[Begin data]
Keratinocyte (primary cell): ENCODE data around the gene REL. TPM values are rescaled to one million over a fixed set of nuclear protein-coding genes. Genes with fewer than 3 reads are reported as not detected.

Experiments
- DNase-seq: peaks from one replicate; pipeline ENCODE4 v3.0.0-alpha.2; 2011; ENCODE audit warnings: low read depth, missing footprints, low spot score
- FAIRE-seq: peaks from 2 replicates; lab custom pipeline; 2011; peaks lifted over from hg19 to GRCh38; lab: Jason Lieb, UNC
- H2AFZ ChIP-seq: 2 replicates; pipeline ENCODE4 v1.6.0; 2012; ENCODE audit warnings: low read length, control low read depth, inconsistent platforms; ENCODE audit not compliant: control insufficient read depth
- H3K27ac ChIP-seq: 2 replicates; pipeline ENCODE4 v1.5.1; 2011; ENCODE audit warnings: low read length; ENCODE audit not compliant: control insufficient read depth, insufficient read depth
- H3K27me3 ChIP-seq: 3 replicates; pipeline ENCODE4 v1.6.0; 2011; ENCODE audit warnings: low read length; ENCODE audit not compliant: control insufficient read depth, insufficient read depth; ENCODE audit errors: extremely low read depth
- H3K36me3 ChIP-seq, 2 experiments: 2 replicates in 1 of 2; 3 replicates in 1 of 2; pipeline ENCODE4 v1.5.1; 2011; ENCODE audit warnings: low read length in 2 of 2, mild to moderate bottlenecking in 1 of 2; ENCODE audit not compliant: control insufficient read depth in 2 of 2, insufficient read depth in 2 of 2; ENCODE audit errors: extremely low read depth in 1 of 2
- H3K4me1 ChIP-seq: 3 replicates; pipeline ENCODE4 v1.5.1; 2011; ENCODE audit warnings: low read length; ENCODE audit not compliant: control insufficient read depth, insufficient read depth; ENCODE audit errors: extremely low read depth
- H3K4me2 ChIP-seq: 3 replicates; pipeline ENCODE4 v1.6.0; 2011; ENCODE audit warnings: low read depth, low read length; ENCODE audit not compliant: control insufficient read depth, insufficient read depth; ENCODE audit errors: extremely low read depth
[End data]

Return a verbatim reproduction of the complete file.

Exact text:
Keratinocyte (primary cell): ENCODE data around the gene REL. TPM values are rescaled to one million over a fixed set of nuclear protein-coding genes. Genes with fewer than 3 reads are reported as not detected.

Experiments
- DNase-seq: peaks from one replicate; pipeline ENCODE4 v3.0.0-alpha.2; 2011; ENCODE audit warnings: low read depth, missing footprints, low spot score
- FAIRE-seq: peaks from 2 replicates; lab custom pipeline; 2011; peaks lifted over from hg19 to GRCh38; lab: Jason Lieb, UNC
- H2AFZ ChIP-seq: 2 replicates; pipeline ENCODE4 v1.6.0; 2012; ENCODE audit warnings: low read length, control low read depth, inconsistent platforms; ENCODE audit not compliant: control insufficient read depth
- H3K27ac ChIP-seq: 2 replicates; pipeline ENCODE4 v1.5.1; 2011; ENCODE audit warnings: low read length; ENCODE audit not compliant: control insufficient read depth, insufficient read depth
- H3K27me3 ChIP-seq: 3 replicates; pipeline ENCODE4 v1.6.0; 2011; ENCODE audit warnings: low read length; ENCODE audit not compliant: control insufficient read depth, insufficient read depth; ENCODE audit errors: extremely low read depth
- H3K36me3 ChIP-seq, 2 experiments: 2 replicates in 1 of 2; 3 replicates in 1 of 2; pipeline ENCODE4 v1.5.1; 2011; ENCODE audit warnings: low read length in 2 of 2, mild to moderate bottlenecking in 1 of 2; ENCODE audit not compliant: control insufficient read depth in 2 of 2, insufficient read depth in 2 of 2; ENCODE audit errors: extremely low read depth in 1 of 2
- H3K4me1 ChIP-seq: 3 replicates; pipeline ENCODE4 v1.5.1; 2011; ENCODE audit warnings: low read length; ENCODE audit not compliant: control insufficient read depth, insufficient read depth; ENCODE audit errors: extremely low read depth
- H3K4me2 ChIP-seq: 3 replicates; pipeline ENCODE4 v1.6.0; 2011; ENCODE audit warnings: low read depth, low read length; ENCODE audit not compliant: control insufficient read depth, insufficient read depth; ENCODE audit errors: extremely low read depth